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A look at COVID-19 vaccinations in Canada on Friday, Feb. 12, 2021 – Weyburn Review

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The latest numbers on COVID-19 vaccinations in Canada as of 10:30 p.m. ET on Friday, Feb. 12, 2021.

In Canada, the provinces are reporting 35,449 new vaccinations administered for a total of 1,221,539 doses given. The provinces have administered doses at a rate of 3,223.12 per 100,000.

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There were 3,510 new vaccines delivered to the provinces and territories for a total of 1,313,225 doses delivered so far. The provinces and territories have used 93.02 per cent of their available vaccine supply.

Please note that Newfoundland, P.E.I., Nova Scotia, New Brunswick and the territories typically do not report on a daily basis.

Newfoundland is reporting 2,091 new vaccinations administered over the past seven days for a total of 14,687 doses given. The province has administered doses at a rate of 28.048 per 1,000. There were zero new vaccines delivered to Newfoundland for a total of 19,975 doses delivered so far. The province has received enough of the vaccine to give 3.8 per cent of its population a single dose. The province has used 73.53 per cent of its available vaccine supply.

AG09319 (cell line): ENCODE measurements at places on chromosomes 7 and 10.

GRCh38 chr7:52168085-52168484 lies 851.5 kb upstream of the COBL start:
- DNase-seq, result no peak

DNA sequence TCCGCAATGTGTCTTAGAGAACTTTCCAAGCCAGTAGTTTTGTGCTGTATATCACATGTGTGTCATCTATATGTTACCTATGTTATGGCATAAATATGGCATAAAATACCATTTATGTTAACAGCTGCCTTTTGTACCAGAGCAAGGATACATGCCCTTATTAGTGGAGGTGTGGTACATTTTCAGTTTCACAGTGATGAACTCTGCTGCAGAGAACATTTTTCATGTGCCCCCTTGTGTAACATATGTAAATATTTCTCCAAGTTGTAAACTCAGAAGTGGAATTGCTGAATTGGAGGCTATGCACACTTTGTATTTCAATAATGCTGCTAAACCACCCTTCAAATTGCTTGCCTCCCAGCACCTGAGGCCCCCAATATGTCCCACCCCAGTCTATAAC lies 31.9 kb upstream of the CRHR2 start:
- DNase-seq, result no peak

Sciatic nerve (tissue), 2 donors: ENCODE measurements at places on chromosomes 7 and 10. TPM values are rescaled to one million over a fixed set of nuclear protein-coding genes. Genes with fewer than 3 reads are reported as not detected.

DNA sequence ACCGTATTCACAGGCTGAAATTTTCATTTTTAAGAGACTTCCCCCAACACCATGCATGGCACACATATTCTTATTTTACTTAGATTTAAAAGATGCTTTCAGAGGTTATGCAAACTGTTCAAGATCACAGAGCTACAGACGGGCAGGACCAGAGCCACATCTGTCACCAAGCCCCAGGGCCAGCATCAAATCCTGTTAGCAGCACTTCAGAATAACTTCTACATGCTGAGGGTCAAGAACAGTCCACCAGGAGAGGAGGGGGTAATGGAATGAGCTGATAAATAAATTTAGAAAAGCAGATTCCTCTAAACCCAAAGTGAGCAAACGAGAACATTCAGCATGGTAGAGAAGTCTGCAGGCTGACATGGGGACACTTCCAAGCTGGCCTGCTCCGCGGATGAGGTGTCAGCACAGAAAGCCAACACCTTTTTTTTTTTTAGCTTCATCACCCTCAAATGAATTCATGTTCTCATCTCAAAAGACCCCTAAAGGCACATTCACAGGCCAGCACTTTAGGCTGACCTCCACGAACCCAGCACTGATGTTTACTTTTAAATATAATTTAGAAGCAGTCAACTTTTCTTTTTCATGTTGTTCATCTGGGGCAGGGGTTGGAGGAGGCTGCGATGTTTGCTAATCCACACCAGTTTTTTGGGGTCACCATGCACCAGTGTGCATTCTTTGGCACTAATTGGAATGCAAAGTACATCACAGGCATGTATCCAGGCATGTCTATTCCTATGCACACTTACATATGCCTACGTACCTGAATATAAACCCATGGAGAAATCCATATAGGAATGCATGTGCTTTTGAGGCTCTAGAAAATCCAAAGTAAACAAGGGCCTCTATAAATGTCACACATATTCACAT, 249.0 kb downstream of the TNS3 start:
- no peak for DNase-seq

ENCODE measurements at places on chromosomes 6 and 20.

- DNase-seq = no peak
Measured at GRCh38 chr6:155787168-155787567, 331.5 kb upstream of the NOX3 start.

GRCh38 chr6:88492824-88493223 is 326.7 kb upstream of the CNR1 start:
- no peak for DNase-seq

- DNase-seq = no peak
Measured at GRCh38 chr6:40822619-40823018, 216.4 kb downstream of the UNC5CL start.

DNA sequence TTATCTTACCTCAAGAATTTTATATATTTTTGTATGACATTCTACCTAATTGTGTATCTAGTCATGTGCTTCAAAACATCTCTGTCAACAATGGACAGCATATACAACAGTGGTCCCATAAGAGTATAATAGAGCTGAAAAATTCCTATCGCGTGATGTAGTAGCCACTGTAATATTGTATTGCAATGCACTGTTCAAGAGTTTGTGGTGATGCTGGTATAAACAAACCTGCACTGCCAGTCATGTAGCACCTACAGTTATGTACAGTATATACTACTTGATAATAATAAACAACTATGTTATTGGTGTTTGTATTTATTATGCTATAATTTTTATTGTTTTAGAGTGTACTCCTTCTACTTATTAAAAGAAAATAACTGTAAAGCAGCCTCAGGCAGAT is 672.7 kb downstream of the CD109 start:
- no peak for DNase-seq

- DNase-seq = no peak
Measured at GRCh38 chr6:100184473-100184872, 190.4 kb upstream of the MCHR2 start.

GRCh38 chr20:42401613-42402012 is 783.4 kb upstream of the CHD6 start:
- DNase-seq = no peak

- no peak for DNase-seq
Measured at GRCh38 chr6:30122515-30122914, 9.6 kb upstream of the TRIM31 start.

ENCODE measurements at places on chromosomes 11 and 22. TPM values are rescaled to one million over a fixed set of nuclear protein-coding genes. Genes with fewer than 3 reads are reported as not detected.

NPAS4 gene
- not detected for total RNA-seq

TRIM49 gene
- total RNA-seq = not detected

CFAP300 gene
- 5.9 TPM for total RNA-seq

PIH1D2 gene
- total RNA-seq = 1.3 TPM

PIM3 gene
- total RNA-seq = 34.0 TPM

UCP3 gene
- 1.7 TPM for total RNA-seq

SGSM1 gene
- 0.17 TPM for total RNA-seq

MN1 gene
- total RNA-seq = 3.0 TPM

P.E.I. is reporting 802 new vaccinations administered over the past seven days for a total of 9,139 doses given. The province has administered doses at a rate of 57.612 per 1,000. There were zero new vaccines delivered to P.E.I. for a total of 10,200 doses delivered so far. The province has received enough of the vaccine to give 6.4 per cent of its population a single dose. The province has used 89.6 per cent of its available vaccine supply.

Nova Scotia is reporting 5,048 new vaccinations administered over the past seven days for a total of 22,343 doses given. The province has administered doses at a rate of 22.895 per 1,000. There were zero new vaccines delivered to Nova Scotia for a total of 34,800 doses delivered so far. The province has received enough of the vaccine to give 3.6 per cent of its population a single dose. The province has used 64.2 per cent of its available vaccine supply.

New Brunswick is reporting 1,366 new vaccinations administered over the past seven days for a total of 18,643 doses given. The province has administered doses at a rate of 23.90 per 1,000. There were zero new vaccines delivered to New Brunswick for a total of 25,850 doses delivered so far. The province has received enough of the vaccine to give 3.3 per cent of its population a single dose. The province has used 72.12 per cent of its available vaccine supply.

Quebec is reporting 8,280 new vaccinations administered for a total of 280,612 doses given. The province has administered doses at a rate of 32.795 per 1,000. There were zero new vaccines delivered to Quebec for a total of 310,425 doses delivered so far. The province has received enough of the vaccine to give 3.6 per cent of its population a single dose. The province has used 90.4 per cent of its available vaccine supply.

Ontario is reporting 15,605 new vaccinations administered for a total of 442,441 doses given. The province has administered doses at a rate of 30.12 per 1,000. There were zero new vaccines delivered to Ontario for a total of 437,975 doses delivered so far. The province has received enough of the vaccine to give 3.0 per cent of its population a single dose. The province has used 101 per cent of its available vaccine supply.